receiving an allocation request from a third virtual machine at the local module for a new global queue pair number, the third virtual machine executing on the source host;
querying the distributed policy service for the new global queue pair number;
receiving, from the distributed policy service, the new global queue pair number at the local module;
identifying a source local port ID that corresponds to an adapter located on the source host;
generating a local table entry in a local storage area that includes the new global queue pair number and the source local port ID; and
notifying the distributed policy service of the source local port ID that corresponds to the new global queue pair number.
13. The information handling system of claim 12 wherein the processors perform additional actions comprising:
receiving a de-allocation request from the third virtual machine at the local module to de-allocate the new global queue pair number;
removing the local table entry from the local storage area; and
notifying the distributed policy service to de-allocate the new global queue pair number from the third virtual machine.
14. The information handling system of claim 10 wherein the computer subnetwork includes a plurality of virtual domains that each correspond to one of a plurality of heterogeneous tenants, and wherein the source host and the destination host belong to one of the plurality of virtual domains, the processors performing additional actions comprising:
identifying one or more physical path translations that are based upon a logical connectivity between the first virtual machine and the second virtual machine, wherein the logical connectivity is independent of one or more physical topology constraints of the computer subnetwork; and
including the one or more physical path translations in the overlay header.
15. The information handling system of claim 9 wherein the processors perform additional actions comprising:
receiving, at the destination host, the encapsulated frame;
decapsulating the encapsulated frame and extracting the destination global queue pair number from the overlay header;
identifying a virtual function that corresponds to the destination global queue pair number; and
forwarding the data frame to the second virtual machine through the identified virtual function.
16. The information handling system of claim 9 wherein:
the data frame includes a local routing header, a base transport header, and is devoid of a global routing header; and
the destination global queue pair number corresponds to a send queue, a receive queue, and a completion queue associated with the second virtual machine.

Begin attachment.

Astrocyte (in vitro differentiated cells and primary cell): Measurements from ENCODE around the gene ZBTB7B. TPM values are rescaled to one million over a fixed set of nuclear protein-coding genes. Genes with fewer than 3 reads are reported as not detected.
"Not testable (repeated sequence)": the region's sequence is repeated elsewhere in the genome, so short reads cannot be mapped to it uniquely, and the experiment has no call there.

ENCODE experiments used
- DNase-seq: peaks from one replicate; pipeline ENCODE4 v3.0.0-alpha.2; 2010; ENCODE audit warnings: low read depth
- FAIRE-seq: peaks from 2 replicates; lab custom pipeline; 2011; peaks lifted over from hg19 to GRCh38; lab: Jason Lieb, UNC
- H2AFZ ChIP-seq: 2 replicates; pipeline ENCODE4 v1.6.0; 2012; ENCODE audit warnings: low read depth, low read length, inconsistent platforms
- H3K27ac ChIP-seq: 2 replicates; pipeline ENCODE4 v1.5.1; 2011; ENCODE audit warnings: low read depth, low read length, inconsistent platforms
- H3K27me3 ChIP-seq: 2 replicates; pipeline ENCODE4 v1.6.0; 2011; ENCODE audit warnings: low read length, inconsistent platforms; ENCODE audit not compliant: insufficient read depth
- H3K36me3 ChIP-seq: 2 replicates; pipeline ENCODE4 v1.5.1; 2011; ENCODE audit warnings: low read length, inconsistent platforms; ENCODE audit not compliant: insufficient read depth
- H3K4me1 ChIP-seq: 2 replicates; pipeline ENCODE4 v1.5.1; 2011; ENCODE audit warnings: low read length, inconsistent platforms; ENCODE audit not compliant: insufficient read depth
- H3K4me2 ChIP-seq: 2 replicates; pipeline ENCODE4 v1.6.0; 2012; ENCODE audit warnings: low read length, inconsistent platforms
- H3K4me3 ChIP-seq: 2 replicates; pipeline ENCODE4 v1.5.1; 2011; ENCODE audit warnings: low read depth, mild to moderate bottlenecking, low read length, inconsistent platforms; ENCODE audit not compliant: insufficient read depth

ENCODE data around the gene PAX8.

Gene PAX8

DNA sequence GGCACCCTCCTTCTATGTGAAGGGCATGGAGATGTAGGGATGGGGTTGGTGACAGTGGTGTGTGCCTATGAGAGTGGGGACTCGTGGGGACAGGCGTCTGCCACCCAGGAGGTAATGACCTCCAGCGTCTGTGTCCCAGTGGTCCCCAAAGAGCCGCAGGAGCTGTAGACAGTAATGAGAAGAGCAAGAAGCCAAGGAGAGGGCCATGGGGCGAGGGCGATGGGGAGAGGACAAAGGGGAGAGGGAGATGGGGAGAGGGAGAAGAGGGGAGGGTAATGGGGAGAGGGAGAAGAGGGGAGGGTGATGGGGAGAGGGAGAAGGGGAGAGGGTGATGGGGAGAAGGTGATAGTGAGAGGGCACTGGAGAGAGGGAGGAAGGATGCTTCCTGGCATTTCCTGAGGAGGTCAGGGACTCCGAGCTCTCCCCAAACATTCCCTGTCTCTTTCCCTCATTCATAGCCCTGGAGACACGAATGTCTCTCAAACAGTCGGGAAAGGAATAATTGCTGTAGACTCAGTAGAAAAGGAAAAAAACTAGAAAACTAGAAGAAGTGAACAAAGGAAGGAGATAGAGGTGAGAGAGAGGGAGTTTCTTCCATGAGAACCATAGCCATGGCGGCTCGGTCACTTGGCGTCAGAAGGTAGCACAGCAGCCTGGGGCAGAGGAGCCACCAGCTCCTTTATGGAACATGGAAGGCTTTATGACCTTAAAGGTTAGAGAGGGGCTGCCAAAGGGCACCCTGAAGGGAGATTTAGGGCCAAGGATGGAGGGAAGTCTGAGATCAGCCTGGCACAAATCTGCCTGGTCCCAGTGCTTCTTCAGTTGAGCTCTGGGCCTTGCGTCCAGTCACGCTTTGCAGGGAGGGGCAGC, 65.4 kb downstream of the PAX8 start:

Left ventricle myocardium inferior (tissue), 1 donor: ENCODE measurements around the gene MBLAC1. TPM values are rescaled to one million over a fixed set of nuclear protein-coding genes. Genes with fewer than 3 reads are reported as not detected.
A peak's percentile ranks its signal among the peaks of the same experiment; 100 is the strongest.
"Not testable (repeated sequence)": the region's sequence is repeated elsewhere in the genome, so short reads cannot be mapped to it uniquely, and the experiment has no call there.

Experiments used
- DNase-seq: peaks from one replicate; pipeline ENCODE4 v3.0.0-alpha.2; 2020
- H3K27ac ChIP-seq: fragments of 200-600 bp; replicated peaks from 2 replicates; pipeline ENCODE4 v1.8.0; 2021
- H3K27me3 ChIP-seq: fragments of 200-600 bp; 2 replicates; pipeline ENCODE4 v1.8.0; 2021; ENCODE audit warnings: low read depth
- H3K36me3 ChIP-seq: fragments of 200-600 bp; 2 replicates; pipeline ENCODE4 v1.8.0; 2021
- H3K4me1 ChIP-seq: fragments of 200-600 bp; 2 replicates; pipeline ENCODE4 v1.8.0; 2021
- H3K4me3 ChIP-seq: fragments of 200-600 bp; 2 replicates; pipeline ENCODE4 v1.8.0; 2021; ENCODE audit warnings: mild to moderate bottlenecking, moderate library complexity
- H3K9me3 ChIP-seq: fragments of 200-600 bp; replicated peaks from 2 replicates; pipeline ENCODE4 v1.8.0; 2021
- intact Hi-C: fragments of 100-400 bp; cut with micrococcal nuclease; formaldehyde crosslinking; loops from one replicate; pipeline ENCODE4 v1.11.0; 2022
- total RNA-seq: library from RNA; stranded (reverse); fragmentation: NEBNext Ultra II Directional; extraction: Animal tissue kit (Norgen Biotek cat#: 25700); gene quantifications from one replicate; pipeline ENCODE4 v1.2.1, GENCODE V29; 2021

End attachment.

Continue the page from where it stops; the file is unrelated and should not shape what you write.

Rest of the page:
17. A computer program product stored in a computer readable storage medium, comprising computer program code that, when executed by an information handling system, causes the information handling system to perform actions comprising:
receiving, at a local module, a data frame initiated by a first virtual machine, wherein the data frame has a target destination at a second virtual machine that executes on a destination host;
identifying a destination global queue pair number and a destination local port ID that correspond to the second virtual machine, wherein the destination global queue pair number is independent of the destination host;
including the destination global queue pair number and the destination local port ID in an overlay header;
encapsulating the data frame with the overlay header, the encapsulating resulting in an encapsulated frame; and
sending the encapsulated frame through a computer network to the second virtual machine.
18. The computer program product of claim 17 wherein the first virtual machine executes on a source host and wherein the source host and the destination host are included in a computer subnetwork, the information handling system performing additional actions comprising:
migrating the second virtual machine from the destination host to a new destination host that is included in the computer subnetwork; and
updating, by a distributed policy service, a subnetwork table entry corresponding to the destination global queue pair number, wherein the updating includes maintaining association of the destination global queue pair number to the first virtual machine and replacing the destination local port ID with a subsequent destination local port ID that corresponds to the new destination host.